Where an arbitration agreement included a clause awarding attorneys’ fees to the prevailing party, but the Virginia Values Act only entitles a plaintiff to an award of attorneys’ fees and provides no right for fees to a prevailing defendant, the clause was severed from the agreement.
Ironworks Development LLC suspended and then terminated Rhonda Smith for failure to comply with its COVID-19 vaccination policy. This came after she submitted an accommodation based on sincerely held religious beliefs. Plaintiff asserts multiple claims under Title VII and the Virginia Values Act. The issue now before the court is whether these claims must be submitted to arbitration.
Plaintiff argues that there is no mutual assent to the arbitration provision in the employment agreement and thus no valid contractual relationship between the parties as to the provision. Plaintiff argues that the severability provision “eviscerates any certainty of contractual terms by purporting to permit unlimited and ‘automatic’ amendment of any term found to be unenforceable.” According to plaintiff, the overreach of this provision “prevent[ed] a meeting of the minds on the exact and definite terms of the Agreement in a way that any adjudicator can discern under Virginia law.”
The court severs the portion of the severability provision that allows for automatically adding “a provision as similar in terms to the questioned provision as possible.” Thus, this provision’s existence does not render the entire contract unenforceable. Both parties indicated mutual assent by signing the employment agreement, therein agreeing to the terms as written. The court need not worry about a future concern of blue-penciling at this time.
Plaintiff also argues that the attorneys’ fees provision in the agreement “violates the public policy in Title VII against assessment of fees against an unsuccessful claimant as a matter of course,” therein rendering the agreement void. Plaintiff further argues that the attorneys’ fees provision is unenforceable under Virginia law because the Virginia Values Act only entitles a plaintiff to an award of attorneys’ fees, and state law provides no right for fees to a prevailing defendant.
The current attorneys’ fees provision is likely unenforceable. It states that “[t]he non-prevailing party in arbitration … will be fully responsible for and pay the prevailing Party’s reasonable attorney’s fees, costs, and expenses,” regardless of whether the plaintiff or defendant prevails under a Title VII suit. But this provision is severable, as it is not integral to the parties’ agreement. Thus, it does not invalidate the arbitration agreement. The court severs the attorneys’ fee provision and instructs any arbitrator to follow the traditional attorneys’ fee provision rules for the Title VII claim, as well as the relevant state rules governing state law claims.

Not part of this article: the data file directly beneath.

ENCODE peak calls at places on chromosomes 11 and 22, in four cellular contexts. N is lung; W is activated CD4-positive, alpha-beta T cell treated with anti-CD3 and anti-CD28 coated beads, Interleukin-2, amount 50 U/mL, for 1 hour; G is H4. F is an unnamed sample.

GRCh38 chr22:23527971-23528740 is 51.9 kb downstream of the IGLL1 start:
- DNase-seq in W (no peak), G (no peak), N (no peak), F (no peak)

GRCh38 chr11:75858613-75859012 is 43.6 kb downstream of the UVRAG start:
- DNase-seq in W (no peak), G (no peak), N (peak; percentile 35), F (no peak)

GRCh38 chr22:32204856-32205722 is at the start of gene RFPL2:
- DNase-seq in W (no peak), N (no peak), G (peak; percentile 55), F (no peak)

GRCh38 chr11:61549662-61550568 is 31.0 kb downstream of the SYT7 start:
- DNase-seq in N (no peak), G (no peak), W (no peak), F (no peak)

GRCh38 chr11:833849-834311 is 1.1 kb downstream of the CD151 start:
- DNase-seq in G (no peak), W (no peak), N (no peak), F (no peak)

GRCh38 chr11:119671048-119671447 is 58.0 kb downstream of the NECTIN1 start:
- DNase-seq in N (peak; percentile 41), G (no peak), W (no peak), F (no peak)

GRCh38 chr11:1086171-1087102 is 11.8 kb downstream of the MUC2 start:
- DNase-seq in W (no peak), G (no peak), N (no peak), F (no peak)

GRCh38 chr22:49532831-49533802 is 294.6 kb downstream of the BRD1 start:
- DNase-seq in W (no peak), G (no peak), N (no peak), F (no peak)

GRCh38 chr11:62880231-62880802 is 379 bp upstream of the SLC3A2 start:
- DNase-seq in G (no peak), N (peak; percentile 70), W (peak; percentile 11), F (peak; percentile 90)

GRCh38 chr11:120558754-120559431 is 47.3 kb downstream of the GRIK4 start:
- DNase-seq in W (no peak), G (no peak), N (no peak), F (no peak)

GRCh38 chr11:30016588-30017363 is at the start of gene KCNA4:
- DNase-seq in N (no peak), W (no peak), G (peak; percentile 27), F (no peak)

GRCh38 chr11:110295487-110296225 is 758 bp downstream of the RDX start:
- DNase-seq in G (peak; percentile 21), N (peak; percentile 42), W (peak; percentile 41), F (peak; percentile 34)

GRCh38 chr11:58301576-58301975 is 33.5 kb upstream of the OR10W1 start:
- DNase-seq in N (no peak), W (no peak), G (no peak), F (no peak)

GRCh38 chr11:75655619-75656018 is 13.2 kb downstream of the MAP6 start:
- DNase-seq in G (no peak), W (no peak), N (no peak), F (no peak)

Finally, plaintiff asserts that defendant’s “engagement of the discovery methods permitted under the Federal Rules but not under the arbitration rules specified in the Agreement has resulted in actual prejudice to Plaintiff and constitute[s] a waiver of [defendant’s] ability to compel arbitration even were the Agreement enforceable.” But “[e]ven in cases where the party seeking arbitration has invoked the ‘litigation machinery’ to some degree, ‘[t]he dispositive question is whether the party objecting to arbitration has suffered actual prejudice.’”
Defendant moved to compel arbitration around four months after the case began. The Fourth Circuit has previously found no inherent prejudice in a delay around a four-month span. Plaintiff nevertheless argues that she has been prejudiced by discovery. She discusses that defendant “served interrogatories, document requests, and requests for admissions on Plaintiff, both initially and then as amended.” Plaintiff discusses that she “responded to the discovery and produced responsive documents in accordance with the Federal Rules.”
“Because the written discovery conducted here was limited, the parties had not proceeded with time-consuming and expensive depositions, and [the non-moving party] demonstrates no resulting disadvantage,” the court finds that plaintiff has not “carried its ‘heavy burden’ of establishing that it was prejudiced by the pre-trial activity conducted prior to [the] motion to compel arbitration.”
Defendant’s motion to compel arbitration granted.
Smith v. Ironworks Development LLC, Case No. 3:22-cv-20, Oct. 14, 2022. WDVA at Charlottesville (Moon). VLW 022-3-477. 18 pp.